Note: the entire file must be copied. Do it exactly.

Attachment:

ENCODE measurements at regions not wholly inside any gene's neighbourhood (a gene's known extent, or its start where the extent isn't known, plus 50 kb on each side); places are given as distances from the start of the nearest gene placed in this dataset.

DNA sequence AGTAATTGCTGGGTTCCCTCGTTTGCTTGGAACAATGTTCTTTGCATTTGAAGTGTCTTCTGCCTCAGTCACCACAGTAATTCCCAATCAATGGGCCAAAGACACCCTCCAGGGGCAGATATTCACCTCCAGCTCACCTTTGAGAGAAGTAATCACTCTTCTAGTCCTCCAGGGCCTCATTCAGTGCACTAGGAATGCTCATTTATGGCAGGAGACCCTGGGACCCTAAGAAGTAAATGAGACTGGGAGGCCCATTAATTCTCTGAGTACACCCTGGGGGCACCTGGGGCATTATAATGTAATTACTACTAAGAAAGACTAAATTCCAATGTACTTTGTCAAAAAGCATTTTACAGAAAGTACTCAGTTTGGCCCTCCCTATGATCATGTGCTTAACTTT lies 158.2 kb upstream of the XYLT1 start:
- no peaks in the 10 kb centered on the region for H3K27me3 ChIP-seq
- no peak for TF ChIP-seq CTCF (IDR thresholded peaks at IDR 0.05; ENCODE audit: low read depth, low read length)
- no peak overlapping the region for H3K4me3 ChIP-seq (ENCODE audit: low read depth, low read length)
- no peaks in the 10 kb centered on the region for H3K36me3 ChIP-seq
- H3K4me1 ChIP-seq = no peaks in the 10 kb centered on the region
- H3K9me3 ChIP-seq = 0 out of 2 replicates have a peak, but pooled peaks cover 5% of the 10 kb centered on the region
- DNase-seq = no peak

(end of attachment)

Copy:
ENCODE measurements at regions not wholly inside any gene's neighbourhood (a gene's known extent, or its start where the extent isn't known, plus 50 kb on each side); places are given as distances from the start of the nearest gene placed in this dataset.

DNA sequence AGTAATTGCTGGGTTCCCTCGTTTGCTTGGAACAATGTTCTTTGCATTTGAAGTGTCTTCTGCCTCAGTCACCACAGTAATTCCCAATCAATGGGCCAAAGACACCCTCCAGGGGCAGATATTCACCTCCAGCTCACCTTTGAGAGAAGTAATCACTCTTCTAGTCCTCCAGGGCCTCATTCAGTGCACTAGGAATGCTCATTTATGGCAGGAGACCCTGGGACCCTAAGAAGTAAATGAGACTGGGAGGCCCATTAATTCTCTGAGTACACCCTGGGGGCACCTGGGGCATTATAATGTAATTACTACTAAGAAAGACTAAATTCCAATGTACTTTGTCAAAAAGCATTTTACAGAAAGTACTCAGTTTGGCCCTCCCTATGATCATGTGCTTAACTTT lies 158.2 kb upstream of the XYLT1 start:
- no peaks in the 10 kb centered on the region for H3K27me3 ChIP-seq
- no peak for TF ChIP-seq CTCF (IDR thresholded peaks at IDR 0.05; ENCODE audit: low read depth, low read length)
- no peak overlapping the region for H3K4me3 ChIP-seq (ENCODE audit: low read depth, low read length)
- no peaks in the 10 kb centered on the region for H3K36me3 ChIP-seq
- H3K4me1 ChIP-seq = no peaks in the 10 kb centered on the region
- H3K9me3 ChIP-seq = 0 out of 2 replicates have a peak, but pooled peaks cover 5% of the 10 kb centered on the region
- DNase-seq = no peak